ALAS! I CAN DO NOTHING!
AFTER THE ANXIOUS HEART has accepted the doctrine of atonement, and learned the great truth that salvation is by faith in the Lord Jesus, it is often sore troubled with a sense of inability toward that which is good. Many are groaning, "I can do nothing." They are not making this into an excuse, but they feel it as a daily burden. They would if they could. They can each one honestly say, "To will is present with me, but how to perform that which I would I find not."
This feeling seems to make all the gospel null and void; for what is the use of food to a hungry man if he cannot get at it? Of what avail is the river of the water of life if one cannot drink? We recall the story of the doctor and the poor woman's child. The sage practitioner told the mother that her little one would soon be better under proper treatment, but it was absolutely needful that her boy should regularly drink the best wine, and that he should spend a season at one of the German spas. This, to a widow who could hardly get bread to eat! Now, it sometimes seems to the troubled heart that the simple gospel of "Believe and live," is not, after all, so very simple; for it asks the poor sinner to do what he cannot do. To the really awakened, but half instructed, there appears to be a missing link; yonder is the salvation of Jesus, but how is it to be reached? The soul is without strength, and knows not what to do. It lies within sight of the city of refuge, and cannot enter its gate.
Is this want of strength provided for in the plan of salvation? It is. The work of the Lord is perfect. It begins where we are, and asks nothing of us in order to its completion. When the good Samaritan saw the traveler lying wounded and half dead, he did not bid him rise and come to him, and mount the ass and ride off to the inn. No, "he came where he was," and ministered to him, and lifted him upon the beast and bore him to the inn. Thus doth the Lord Jesus deal with us in our low and wretched estate.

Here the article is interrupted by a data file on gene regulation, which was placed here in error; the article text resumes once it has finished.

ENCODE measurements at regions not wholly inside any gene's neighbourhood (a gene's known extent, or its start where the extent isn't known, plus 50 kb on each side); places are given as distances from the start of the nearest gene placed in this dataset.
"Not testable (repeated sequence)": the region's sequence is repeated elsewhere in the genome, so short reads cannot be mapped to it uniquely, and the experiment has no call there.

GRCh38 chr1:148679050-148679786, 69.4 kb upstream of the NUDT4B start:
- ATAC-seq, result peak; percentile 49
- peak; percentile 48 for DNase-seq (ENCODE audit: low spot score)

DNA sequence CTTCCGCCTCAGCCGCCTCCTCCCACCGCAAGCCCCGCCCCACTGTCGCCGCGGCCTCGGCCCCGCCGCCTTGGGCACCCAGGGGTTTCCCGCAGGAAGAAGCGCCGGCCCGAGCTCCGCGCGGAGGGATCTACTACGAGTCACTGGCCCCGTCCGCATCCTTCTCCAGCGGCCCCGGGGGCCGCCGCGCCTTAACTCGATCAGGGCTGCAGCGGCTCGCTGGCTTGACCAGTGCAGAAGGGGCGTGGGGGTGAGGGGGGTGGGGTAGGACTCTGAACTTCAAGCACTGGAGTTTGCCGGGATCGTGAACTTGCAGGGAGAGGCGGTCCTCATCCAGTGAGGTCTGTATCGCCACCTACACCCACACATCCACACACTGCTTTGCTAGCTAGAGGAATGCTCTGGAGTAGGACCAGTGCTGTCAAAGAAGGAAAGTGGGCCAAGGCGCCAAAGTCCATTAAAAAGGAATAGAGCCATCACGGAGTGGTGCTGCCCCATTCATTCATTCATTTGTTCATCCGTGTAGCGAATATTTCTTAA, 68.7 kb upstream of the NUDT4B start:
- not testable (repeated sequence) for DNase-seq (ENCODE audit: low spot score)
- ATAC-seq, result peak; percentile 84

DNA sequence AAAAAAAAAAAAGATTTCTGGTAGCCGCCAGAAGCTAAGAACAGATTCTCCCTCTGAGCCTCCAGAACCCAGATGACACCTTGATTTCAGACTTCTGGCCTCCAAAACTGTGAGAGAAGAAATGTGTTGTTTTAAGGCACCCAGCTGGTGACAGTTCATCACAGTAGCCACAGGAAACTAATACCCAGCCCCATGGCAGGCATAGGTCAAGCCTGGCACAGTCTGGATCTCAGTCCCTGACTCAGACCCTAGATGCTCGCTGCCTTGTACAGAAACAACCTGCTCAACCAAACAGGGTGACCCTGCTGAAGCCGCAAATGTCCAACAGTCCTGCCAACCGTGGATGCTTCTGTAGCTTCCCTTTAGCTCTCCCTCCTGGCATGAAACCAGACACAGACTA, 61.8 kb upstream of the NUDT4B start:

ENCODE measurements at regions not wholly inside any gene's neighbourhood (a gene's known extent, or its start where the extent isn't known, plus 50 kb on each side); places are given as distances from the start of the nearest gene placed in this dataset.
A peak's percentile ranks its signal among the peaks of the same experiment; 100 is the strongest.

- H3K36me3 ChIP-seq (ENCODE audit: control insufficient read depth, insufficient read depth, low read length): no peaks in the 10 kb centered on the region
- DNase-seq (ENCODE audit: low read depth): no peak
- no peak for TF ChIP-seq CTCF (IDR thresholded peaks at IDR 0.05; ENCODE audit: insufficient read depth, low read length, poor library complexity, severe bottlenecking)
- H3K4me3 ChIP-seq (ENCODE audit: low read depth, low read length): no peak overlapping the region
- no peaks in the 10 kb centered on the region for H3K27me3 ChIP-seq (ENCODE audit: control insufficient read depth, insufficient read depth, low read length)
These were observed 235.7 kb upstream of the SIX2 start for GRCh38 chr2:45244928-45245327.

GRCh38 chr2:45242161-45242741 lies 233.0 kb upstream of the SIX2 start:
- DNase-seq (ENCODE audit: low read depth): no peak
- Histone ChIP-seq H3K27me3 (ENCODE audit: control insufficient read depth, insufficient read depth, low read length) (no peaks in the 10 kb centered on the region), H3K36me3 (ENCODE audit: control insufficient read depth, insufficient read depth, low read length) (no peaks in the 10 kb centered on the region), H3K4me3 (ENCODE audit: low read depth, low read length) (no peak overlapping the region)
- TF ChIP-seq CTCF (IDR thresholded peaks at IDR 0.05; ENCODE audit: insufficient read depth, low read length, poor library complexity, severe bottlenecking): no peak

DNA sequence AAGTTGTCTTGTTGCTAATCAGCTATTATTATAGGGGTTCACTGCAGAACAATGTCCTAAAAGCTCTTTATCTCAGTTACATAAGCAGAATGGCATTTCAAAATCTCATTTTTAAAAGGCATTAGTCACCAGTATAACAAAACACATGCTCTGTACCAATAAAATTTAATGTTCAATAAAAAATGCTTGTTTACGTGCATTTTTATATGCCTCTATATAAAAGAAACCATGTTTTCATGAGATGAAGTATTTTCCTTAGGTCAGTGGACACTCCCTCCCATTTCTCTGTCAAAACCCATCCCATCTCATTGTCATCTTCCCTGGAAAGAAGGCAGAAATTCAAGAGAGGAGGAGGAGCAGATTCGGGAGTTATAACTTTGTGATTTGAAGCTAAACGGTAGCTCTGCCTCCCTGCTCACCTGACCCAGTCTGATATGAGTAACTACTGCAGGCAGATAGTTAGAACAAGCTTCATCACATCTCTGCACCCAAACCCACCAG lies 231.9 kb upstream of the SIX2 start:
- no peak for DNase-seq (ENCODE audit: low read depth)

We have seen that God justifieth, that He justifieth the ungodly and that He justifies them through faith in the precious blood of Jesus; we have now to see the condition these ungodly ones are in when Jesus works out their salvation. Many awakened persons are not only troubled about their sin, but about their moral weakness. They have no strength with which to escape from the mire into which they have fallen, nor to keep out of it in after days. They not only lament over what they have done, but over what they cannot do. They feel themselves to be powerless, helpless, and spiritually lifeless. It may sound odd to say that they feel dead, and yet it is even so. They are, in their own esteem, to all good incapable. They cannot travel the road to Heaven, for their bones are broken. "None of the men of strength have found their hands;" in fact, they are "without strength." Happily, it is written, as the commendation of God's love to us:
When we were yet without strength, in due time Christ died for the ungodly (Romans 5:6).
Here we see conscious helplessness succored–succored by the interposition of the Lord Jesus. Our helplessness is extreme. It is not written, "When we were comparatively weak Christ died for us"; or, "When we had only a little strength"; but the description is absolute and unrestricted; "When we were yet without strength." We had no strength whatever which could aid in our salvation; our Lord's words were emphatically true, "Without me ye can do nothing." I may go further than the text, and remind you of the great love wherewith the Lord loved us, "even when we were dead in trespasses and sins." To be dead is even more than to be without strength.
The one thing that the poor strengthless sinner has to fix his mind upon, and firmly retain, as his one ground of hope, is the divine assurance that "in due time Christ died for the ungodly." Believe this, and all inability will disappear. As it is fabled of Midas that he turned everything into gold by his touch, so it is true of faith that it turns everything it touches into good. Our very needs and weaknesses become blessings when faith deals with them.